A semiconductor alloy material is an alloy of two semiconductors or a semiconductor and a semimetal exhibiting semiconductor properties. The composition of the alloy determines the energy gap and therefore the optical and semiconducting properties of the material. A body of semiconductor alloy material can be produced having a composition which is different at various locations through the body.

In the present invention a multicolor photovaltaic device is formed from a single body of a semiconductor alloy material having differences in composition throughout the body. Diffused regions form PN-junctions within the body at locations of different composition. Since the energy gap and therefore the peak response wavelength of the material at any location is dependent upon the composition of the material at that location, the various PN-junctions each exhibit a peak photovoltaic response at a different wavelength. Therefore, the multicolor photovoltaic device of the present invention comprises an array of individual photovoltaic detectors incorporated in a single body of semiconductor alloy material.

BRIEF DESCRIPTION OF THE DRAWINGS FIG. 1 shows a prior art laminated two-color photodetector.

FIG. 2 shows a first embodiment of a multicolor photovoltaic device formed in a single body of semiconductor alloy material as described in the present invention.

FIG. 3 shows another embodiment of the present invention wherein the device is self-filtering.

FIG. 4 shows another embodiment of the present invention wherein PN-junctions are located on opposite surfaces to form a two-color photovoltaic device.

FIG. 5 shows another embodiment of the self-filtering multicolor photovoltaic device described in the present invention.

3 DESCRIPTION OF THE PREFERRED EMBODIMENTS In a first embodiment of the present invention, FIG. 2, diffused regions forming PN-junctions are located in one surface 11 of a slice of semiconductor alloy material 12, and the radiation 13 is incident upon that surface. A compositional gradient runs parallel to the incident surface of the device so that each PN-junction is at a location at which the alloy has a different composition. A common contact 14 is provided on the surface 15 opposite the incident surface 11. Three-diffused regions 10 have been shown for illustrative purposes, but the invention is in no way limited to that number of diffused regions.

Referring to FIG. 3, a second embodiment of the present invention is shown. The surface 16 upon which the radiation is incident is essentially normal to the surface 11 in which the PN-junctions are formed. A common contact 14 is provided on the surface 15 opposite the PN- junctions. If the composition varies so that mole ratio x of the larger energy gap constituent in the alloy increases as the incident surface is approached, the first detector has the largest energy gap, and each succeeding detector has a smaller energy gap. In this way, the shorter wavelength and therefore higher energy radiation is absorbed in the top detectors, while the longer wavelength, lower energy radiation is transmitted through the device to the lower detectors. In this manner, the device is self-filtering.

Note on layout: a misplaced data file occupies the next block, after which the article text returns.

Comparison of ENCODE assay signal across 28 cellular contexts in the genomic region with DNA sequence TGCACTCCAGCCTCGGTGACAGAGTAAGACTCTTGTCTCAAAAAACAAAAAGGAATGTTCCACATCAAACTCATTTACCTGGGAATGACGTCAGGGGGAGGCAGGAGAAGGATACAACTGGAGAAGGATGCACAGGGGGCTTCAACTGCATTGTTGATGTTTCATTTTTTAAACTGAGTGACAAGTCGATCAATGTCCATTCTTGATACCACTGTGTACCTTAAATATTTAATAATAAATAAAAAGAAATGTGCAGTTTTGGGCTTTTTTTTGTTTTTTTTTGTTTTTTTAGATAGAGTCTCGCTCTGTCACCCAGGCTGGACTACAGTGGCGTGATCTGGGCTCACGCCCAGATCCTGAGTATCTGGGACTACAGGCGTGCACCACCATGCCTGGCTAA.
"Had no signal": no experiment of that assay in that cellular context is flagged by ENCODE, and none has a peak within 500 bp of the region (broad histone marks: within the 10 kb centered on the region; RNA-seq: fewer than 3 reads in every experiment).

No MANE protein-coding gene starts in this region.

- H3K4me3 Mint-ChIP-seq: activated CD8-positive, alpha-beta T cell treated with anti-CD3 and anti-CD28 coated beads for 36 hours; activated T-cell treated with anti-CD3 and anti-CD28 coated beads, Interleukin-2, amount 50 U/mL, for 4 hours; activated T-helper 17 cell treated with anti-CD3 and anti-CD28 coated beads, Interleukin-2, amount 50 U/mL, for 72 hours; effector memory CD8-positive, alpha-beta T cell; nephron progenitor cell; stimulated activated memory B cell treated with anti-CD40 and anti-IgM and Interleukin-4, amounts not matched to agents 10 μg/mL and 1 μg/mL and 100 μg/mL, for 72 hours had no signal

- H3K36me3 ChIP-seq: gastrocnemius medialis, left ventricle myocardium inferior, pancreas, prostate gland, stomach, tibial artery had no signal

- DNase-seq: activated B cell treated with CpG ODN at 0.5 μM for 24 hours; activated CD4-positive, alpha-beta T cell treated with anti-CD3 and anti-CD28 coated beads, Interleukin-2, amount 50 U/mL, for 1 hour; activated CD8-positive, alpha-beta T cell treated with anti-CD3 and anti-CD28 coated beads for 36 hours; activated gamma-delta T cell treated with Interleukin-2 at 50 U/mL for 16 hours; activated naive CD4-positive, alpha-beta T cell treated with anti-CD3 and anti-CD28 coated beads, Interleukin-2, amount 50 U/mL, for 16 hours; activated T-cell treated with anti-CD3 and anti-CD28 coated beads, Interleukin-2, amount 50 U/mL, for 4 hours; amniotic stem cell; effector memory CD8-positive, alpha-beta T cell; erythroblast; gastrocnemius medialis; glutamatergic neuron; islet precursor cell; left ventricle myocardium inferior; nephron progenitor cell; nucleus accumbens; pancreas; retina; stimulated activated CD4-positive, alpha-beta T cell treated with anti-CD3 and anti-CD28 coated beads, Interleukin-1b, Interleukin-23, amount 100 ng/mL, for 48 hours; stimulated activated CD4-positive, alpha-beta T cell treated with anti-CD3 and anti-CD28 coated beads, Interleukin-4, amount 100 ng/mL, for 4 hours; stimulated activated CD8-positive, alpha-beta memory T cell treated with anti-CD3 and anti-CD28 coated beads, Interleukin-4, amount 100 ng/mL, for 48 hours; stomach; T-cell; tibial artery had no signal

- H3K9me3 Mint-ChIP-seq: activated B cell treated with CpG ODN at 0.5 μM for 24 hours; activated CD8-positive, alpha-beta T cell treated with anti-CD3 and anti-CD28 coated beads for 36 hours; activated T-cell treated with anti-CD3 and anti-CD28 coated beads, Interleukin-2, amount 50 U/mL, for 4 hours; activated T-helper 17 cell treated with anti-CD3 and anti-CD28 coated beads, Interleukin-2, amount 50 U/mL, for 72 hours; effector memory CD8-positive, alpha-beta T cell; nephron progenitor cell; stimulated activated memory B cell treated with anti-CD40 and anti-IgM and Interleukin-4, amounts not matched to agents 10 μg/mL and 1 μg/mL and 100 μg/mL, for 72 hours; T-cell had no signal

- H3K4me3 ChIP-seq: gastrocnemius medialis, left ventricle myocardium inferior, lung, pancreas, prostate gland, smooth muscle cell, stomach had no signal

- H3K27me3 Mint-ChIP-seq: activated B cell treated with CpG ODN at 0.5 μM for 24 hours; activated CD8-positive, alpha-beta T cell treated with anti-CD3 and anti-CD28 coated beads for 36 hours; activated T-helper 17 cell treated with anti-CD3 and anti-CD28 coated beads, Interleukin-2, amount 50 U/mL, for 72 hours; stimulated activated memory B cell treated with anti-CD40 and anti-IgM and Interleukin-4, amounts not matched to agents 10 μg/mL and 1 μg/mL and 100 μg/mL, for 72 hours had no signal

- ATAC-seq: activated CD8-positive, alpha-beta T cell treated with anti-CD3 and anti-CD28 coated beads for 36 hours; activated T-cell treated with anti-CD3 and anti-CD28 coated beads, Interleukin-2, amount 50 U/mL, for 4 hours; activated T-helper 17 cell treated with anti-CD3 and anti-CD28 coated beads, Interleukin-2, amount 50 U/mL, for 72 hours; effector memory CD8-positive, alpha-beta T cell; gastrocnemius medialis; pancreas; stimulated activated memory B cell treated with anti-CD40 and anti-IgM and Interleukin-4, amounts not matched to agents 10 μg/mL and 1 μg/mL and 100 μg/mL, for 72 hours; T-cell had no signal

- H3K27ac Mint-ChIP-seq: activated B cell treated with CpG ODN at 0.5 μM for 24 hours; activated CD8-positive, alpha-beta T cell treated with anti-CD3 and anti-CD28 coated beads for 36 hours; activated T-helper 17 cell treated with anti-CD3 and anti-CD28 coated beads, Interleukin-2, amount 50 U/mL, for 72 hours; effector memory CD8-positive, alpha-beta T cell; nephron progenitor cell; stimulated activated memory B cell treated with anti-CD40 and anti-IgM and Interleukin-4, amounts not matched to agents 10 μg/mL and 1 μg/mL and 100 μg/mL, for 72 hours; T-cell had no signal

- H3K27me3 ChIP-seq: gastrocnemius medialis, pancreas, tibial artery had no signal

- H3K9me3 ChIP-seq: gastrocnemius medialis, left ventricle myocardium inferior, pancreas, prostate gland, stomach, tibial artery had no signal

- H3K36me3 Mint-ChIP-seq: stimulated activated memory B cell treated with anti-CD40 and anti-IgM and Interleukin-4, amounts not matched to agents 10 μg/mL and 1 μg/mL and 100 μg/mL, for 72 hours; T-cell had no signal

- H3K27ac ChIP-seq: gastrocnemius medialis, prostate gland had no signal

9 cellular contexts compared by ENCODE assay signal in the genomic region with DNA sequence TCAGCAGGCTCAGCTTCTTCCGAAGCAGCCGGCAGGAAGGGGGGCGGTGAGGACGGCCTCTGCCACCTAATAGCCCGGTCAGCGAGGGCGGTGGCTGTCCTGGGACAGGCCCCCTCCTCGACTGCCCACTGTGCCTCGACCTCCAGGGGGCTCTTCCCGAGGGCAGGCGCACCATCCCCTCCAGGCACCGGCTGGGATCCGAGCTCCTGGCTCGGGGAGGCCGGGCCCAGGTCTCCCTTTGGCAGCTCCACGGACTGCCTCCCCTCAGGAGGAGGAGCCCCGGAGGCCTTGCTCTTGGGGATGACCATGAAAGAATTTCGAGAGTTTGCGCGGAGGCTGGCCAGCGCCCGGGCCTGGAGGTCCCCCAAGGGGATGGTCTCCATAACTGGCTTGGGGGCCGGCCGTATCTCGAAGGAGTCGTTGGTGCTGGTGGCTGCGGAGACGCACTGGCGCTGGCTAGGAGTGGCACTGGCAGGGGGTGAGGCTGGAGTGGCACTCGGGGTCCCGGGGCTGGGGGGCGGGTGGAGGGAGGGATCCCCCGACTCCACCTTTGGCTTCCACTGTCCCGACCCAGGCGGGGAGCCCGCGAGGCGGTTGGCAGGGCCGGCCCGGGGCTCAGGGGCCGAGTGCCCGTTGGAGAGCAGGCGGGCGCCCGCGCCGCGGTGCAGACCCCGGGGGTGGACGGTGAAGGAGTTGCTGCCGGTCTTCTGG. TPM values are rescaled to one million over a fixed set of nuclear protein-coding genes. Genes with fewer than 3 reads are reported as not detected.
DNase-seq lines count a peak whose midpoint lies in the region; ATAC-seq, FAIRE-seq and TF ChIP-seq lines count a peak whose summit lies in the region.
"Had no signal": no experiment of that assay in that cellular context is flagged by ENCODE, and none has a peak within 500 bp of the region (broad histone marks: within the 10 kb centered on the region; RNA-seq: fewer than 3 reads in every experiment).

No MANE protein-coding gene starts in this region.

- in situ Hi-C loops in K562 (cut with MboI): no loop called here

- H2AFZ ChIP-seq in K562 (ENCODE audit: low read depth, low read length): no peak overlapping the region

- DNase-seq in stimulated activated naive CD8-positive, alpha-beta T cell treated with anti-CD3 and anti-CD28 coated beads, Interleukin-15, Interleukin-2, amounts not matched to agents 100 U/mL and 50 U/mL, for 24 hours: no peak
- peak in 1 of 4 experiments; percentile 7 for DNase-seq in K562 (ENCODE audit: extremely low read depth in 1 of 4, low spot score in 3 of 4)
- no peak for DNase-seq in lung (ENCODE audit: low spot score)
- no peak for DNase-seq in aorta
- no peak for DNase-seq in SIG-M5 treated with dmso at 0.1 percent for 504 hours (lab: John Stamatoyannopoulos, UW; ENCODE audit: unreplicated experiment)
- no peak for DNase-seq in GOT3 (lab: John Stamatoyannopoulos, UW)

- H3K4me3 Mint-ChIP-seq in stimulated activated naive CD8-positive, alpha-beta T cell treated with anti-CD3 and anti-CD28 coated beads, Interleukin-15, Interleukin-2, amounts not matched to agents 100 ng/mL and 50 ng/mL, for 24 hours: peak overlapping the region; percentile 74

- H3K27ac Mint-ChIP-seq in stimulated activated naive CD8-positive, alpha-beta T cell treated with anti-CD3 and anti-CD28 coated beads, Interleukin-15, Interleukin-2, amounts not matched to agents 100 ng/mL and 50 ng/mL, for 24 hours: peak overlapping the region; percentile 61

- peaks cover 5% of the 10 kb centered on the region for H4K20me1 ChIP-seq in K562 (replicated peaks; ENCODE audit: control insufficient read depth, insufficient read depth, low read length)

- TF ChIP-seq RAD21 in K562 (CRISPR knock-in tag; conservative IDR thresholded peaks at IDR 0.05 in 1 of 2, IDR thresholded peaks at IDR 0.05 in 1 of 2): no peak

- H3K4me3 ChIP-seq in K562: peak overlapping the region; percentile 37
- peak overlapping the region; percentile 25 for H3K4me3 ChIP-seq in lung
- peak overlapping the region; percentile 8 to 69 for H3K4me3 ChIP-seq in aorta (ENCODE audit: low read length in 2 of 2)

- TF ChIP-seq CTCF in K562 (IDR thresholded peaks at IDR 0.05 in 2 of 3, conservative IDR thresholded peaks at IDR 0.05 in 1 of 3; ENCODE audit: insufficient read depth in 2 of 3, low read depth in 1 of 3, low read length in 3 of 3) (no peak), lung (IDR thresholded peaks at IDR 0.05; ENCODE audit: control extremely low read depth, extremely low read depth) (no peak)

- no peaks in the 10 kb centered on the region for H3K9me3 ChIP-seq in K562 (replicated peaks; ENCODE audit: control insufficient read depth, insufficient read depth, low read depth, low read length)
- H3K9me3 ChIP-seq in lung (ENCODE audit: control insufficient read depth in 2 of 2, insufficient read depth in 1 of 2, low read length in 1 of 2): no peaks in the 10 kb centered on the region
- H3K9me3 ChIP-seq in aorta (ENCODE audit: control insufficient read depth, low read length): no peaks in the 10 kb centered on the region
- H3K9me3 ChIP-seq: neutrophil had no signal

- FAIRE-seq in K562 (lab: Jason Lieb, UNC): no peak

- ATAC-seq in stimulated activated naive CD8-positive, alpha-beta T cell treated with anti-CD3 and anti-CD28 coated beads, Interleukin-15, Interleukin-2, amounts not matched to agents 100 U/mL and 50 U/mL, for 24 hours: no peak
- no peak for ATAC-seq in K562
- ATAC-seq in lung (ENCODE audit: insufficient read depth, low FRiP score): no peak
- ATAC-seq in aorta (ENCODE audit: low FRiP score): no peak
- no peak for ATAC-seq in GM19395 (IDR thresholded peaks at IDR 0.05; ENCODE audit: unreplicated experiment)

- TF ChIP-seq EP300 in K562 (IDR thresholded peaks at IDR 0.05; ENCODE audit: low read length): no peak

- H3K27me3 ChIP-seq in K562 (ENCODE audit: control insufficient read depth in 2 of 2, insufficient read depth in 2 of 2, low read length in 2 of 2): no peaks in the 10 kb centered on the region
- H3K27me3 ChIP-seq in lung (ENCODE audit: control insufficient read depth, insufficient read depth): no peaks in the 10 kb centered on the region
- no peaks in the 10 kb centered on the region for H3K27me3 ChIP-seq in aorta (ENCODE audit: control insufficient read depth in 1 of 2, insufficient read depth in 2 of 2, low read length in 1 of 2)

In another embodiment, FIG. 4, diffused regions 20 and 21 are located in surfaces 22 and 23 which are opposite one another. The radiation 13 is incident upon a surface 16 which is normal to surfaces 22 and 23, and a common contact 24 is located at still another surface which is normal to the surfaces containing the PN-junctions. As can be seen, the depth of diffusion of the diffused regions 20 and 21 must be controlled to insure that the regions do not make contact with one another.

Referring to FIG. 5, another embodiment of the invention, in which the radiation 13 is incident to surface 15 opposite that in which the diffused regions 10 are located is shown. A common contact 24 is provided at one end of the device. If the distance, t, from the incident surface to the junction, and the spacing, d, between the junctions are both greater than the minority carrier diffusion length, the device is self-filtering. This self-filtering action produces a multicolor array of narrow band detectors.

Mercury cadmium telluride (Hg ,,Cd,,Te) is a semiconductor alloy consisting of a semimetal, mercury telluride, and a semiconductor, cadmium telluride. The mole ratio, 1:, of cadmium telluride in the alloy determines the energy gap and therefore the peak response wavelength of the alloy. Hg Cd,Te has been found to have the proper energy gap for instrinsic photoconductivity in the infrared range, with the peak response wavelength depending upon the composition of the alloy. Therefore Hg ,,Cd,,Te is a suitable semiconductor alloy material for use in the multicolor detectors of the present invention.

In one method for fabricating a Hg Cd,,Te multicolor detector, an ingot of Hg ,Cd Te containing compositional gradients is grown by the modified Bridgman method described by E. L. Stelzer et al., in the IEEE Transactions on Electron Devices, pages 880-884, October, 1969. From the ingot a slice of Hg ,,Cd,Te is obtained. The slice is then checked with an electron beam microprobe to obtain a profile of the composition of the slice. Using this information, diffused regions are made such that each PN-junction is located in a region having the proper composition to produce a peak response at one of the desired wavelengths. A typical multicolor photovoltaic device of the present invention has dimensions of a few millimeters on a side. Other methods for producing a body of which contains a compositional gradient are possible, such as epitaxial growth, vapor transport, and interdiffusion of HgTe into CdTe.